The Physics
Factbook
An encyclopedia of scientific essays

Pressure in a Human Eye

search icon
Bibliographic Entry Result
(w/surrounding text)
Standardized
Result
The Merk Manual of Diagnosis and Therapy. Whitehouse Station, NJ Merck Research Laboratories, 1999: 733. "Normal intraocular pressure (IOP) ranges between 11 and 21 mm Hg: however, this level may not necessarily be healthy for all people." 1.5–2.8 kPa
Hofstetter, Henry W; Griffin, John R.
Dictionary of Visual Science. 4th ed. Newton, MA: Butterworth-Heinemann, 1997: 551.
"Intraocular pressure within the range of values obtained in normal, healthy eyes, usually considered to represent an ocular tension of approximately 25 mm of mercury." 3.33 kPa
Guttman, Cheryl. Selective laser trabeculoplasty as effective as ALT. Opthamology Times, 2000 "Mean IOP at baseline was 23.6 mm Hg in both groups." 2.98 kPa
Gay, Wolf-Rudiger and Rothen burger, Astried Color Atlas of Physiology. 4th ed. New York: Thieme Medical Publishers, Inc., 1991: 300. "The form of the ocular bulb is maintained by its tough sclera (-> A and C1) and by its internal pressure, which is higher than that of the environment (normally 2-3 kPa = 15-22 mm Hg)." 2-3 kPa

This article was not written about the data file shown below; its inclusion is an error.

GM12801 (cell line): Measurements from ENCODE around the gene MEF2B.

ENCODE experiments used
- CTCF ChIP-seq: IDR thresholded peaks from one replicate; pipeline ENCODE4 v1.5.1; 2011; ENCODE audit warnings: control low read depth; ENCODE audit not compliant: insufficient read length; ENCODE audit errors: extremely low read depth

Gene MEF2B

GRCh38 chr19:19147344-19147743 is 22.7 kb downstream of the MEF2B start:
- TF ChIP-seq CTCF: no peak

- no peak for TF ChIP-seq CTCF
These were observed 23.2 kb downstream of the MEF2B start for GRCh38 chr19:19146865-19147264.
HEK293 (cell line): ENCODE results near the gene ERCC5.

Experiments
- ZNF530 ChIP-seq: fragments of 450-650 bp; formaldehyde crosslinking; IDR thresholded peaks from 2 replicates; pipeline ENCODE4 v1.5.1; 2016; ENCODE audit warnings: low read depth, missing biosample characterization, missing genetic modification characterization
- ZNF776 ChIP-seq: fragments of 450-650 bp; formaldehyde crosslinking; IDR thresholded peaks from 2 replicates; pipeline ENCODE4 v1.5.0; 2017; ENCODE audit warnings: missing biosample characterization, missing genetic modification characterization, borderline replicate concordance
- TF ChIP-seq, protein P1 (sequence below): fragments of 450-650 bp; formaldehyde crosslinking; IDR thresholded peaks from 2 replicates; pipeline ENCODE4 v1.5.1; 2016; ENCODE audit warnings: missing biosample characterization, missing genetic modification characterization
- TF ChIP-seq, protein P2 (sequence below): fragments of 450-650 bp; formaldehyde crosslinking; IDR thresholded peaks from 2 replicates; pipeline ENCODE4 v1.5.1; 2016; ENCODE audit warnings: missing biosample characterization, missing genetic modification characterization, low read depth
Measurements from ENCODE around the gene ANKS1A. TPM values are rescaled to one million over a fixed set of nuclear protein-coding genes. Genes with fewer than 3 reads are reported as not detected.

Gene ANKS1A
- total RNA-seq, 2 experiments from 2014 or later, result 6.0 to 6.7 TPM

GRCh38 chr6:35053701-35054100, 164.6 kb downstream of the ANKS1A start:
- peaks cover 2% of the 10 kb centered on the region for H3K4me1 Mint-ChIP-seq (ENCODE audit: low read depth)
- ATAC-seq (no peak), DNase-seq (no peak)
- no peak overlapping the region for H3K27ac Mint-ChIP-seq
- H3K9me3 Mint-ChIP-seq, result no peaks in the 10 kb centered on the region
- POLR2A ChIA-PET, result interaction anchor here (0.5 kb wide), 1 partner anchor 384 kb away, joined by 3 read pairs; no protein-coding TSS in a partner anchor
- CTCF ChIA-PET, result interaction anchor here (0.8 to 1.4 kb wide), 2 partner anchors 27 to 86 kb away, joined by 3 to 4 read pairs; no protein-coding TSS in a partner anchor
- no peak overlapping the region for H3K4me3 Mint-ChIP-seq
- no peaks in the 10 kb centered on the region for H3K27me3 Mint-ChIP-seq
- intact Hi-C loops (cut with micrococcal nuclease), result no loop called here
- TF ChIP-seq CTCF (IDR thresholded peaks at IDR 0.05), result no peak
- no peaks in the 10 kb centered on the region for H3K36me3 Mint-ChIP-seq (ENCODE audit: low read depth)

Hately, Jeanne F. Treating Glaucoma with Drainage devices and Pericardial Grafts. Denver; AORN Journal, 2001: 3. "Aqueous humor, which helps in lens metabolism and nourishes the lens and cornea, maintains normal intraocular pressure (ie, normal IOP is 10 to 22 mm Hg) by the rate of its secretion and the resistance to outflow by the trabecular meshwork." 1.3–2.9 kPa

The human eye is a delicate system which consists of a few components that must be maintained at an optimum to ensure a production of an undistorted image. These components are transparency, constancy of form and smoothness of surface. The constancy of form of the ocular bulb is maintained by the sclera and the IOP (Intraocular pressure). This pressure is higher than that of the environment and is produced by the flow of the aqueous humor.

The aqueous humor is a fluid produced by the active transport of electrolytes. It flows through the anterior chamber and is drained away every hour by the venous blood flow. If the drainage of the aqueous fluid front he eye is sufficiently prevented by a physical obstacle or production exceeds the outflow, then IOP builds up and a condition known as glaucoma is developed.

Glaucoma consists of pain in the eye and visual disturbances. Glaucoma can be diagnosed by measuring the IOP with the use of a manometer or by visualization of the angle of glaucoma (open-angle or closed-angle) by a contact lens (gonioscopy). Elevated IOP (> 3 kPa) does not immediately ensure glaucoma, but a referral to an ophthalmologist for a deeper examination is recommended.

Zlata Golubitskaya -- 2001